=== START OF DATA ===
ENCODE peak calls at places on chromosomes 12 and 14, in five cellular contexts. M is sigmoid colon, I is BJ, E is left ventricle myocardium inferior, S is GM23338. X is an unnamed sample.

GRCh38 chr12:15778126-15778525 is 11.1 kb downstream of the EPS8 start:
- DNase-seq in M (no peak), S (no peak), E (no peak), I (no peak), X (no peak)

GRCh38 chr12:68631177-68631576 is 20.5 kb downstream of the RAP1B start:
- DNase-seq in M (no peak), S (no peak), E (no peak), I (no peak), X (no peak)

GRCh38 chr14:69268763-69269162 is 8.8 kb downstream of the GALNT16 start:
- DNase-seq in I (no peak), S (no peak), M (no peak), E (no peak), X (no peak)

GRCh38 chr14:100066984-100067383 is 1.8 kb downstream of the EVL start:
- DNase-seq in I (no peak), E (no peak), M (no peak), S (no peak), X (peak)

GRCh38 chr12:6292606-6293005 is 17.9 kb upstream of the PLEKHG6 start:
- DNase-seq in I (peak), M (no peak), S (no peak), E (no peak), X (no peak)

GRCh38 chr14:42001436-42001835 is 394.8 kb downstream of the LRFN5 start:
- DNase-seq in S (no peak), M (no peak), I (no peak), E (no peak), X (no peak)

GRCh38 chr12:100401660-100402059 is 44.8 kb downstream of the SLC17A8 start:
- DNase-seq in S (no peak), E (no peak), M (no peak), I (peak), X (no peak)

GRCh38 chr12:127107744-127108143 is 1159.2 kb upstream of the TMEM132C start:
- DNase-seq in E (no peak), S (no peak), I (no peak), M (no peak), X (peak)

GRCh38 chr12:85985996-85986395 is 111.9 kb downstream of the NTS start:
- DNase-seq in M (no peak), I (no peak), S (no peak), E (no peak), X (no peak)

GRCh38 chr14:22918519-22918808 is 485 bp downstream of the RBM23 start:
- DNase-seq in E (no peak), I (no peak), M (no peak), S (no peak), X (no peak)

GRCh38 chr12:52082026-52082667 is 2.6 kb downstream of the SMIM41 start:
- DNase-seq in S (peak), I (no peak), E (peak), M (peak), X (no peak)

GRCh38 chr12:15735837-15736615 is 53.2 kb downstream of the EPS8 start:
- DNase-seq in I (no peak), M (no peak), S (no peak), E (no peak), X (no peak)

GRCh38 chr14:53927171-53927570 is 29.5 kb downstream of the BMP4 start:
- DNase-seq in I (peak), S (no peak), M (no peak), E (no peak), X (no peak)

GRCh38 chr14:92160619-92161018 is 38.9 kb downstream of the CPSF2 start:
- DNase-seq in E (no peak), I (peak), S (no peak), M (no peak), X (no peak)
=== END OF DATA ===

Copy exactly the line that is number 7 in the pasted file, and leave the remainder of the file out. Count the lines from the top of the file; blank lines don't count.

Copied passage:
- DNase-seq in I (no peak), S (no peak), M (no peak), E (no peak), X (no peak)